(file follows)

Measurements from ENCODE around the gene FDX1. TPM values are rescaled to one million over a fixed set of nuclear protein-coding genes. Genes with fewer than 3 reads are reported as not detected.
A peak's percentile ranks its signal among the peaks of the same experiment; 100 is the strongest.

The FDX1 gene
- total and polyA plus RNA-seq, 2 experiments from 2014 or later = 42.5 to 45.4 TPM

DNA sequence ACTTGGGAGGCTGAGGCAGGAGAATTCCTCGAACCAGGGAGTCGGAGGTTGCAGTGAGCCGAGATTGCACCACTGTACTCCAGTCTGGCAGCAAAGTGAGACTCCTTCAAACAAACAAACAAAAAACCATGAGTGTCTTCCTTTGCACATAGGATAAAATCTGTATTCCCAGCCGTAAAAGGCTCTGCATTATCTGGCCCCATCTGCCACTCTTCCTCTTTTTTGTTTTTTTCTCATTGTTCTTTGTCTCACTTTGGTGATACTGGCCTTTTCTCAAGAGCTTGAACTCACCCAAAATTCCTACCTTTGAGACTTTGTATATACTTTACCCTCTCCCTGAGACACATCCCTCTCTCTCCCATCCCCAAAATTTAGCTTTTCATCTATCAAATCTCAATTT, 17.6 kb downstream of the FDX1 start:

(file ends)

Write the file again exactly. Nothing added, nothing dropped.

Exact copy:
Measurements from ENCODE around the gene FDX1. TPM values are rescaled to one million over a fixed set of nuclear protein-coding genes. Genes with fewer than 3 reads are reported as not detected.
A peak's percentile ranks its signal among the peaks of the same experiment; 100 is the strongest.

The FDX1 gene
- total and polyA plus RNA-seq, 2 experiments from 2014 or later = 42.5 to 45.4 TPM

DNA sequence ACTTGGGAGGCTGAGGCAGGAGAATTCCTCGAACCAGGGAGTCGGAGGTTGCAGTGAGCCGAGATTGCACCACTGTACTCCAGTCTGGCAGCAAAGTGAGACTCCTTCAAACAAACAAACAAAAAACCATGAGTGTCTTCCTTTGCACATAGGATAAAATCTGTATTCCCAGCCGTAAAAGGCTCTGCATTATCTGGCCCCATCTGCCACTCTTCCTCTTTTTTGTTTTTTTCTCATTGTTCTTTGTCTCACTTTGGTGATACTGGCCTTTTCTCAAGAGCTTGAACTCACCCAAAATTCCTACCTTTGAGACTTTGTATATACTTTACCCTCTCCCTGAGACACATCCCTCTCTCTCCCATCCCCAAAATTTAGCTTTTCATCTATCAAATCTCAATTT, 17.6 kb downstream of the FDX1 start: